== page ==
Recently released Black men’s perceptions of the impact of incarceration on sexual partnering

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Evidence suggests that men with recent histories of incarceration are more likely to engage in high-risk sexual activity, however there is limited research exploring how having been recently released from prison might impact men’s sexual risk behaviours or sexual partnering. This qualitative study explores the ways in which exposure to incarceration impacts the dynamics of sexual partnering among recently released Black men in Baltimore, USA. In-depth interviews were conducted with 19 recently released Black men between 21–45 years of age living in the city. Data were analysed using a combination of inductive and deductive approaches. Participants reported that women living in the neighbourhoods to which they returned found recently released men to be highly desirable sexual partners because they offered increased potential for sexual gratification, were perceived as healthier than other sexual partners in their communities and represented opportunities for attaining financial stability and the potential for establishing romantic partnerships. As a result, men reported they had more opportunities for sex and more power to negotiate sex with women. Recently released Black men’s perceptions of their own sexual desirability among women raise important implications regarding power in the sexual relationships of recently released men that may increase HIV- and sexually transmitted infection-related risk for recently released men and their sexual partners.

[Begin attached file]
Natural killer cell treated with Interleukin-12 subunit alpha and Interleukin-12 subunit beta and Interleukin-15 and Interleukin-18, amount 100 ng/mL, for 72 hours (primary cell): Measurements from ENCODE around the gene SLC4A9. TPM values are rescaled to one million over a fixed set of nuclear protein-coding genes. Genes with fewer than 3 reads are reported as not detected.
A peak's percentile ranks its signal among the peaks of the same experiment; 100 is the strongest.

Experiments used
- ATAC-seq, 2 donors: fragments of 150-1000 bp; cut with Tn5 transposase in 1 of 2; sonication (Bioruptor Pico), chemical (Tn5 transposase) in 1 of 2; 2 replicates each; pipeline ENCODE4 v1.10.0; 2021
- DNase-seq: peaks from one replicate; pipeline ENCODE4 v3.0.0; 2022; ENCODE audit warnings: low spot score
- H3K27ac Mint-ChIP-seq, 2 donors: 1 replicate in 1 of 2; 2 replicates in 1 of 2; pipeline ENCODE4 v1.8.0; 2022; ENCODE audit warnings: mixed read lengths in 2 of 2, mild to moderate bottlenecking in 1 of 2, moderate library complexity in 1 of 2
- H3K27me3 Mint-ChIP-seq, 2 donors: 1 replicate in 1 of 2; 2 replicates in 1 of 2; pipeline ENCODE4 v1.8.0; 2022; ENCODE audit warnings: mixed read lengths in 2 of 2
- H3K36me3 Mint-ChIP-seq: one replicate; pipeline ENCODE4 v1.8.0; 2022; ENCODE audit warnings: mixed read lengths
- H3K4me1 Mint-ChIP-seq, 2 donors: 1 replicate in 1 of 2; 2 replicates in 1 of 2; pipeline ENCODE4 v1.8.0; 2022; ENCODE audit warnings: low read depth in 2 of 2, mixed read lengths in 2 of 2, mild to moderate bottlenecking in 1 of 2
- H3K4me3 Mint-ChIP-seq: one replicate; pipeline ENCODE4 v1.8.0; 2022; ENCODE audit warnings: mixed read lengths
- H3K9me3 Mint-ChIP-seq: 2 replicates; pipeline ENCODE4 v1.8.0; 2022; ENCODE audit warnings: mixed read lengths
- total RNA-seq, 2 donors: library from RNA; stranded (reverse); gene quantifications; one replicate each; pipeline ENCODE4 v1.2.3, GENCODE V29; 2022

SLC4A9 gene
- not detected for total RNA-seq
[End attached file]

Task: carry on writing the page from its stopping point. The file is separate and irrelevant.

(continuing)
Original languageEnglish (US)
Pages (from-to)1-14
Number of pages14
JournalCulture, Health and Sexuality
StateAccepted/In press - May 23 2017


  • AIDS
  • Black men
  • heterosexual men
  • HIV
  • Incarceration
  • sexual behaviour

ASJC Scopus subject areas

  • Health(social science)
  • Public Health, Environmental and Occupational Health

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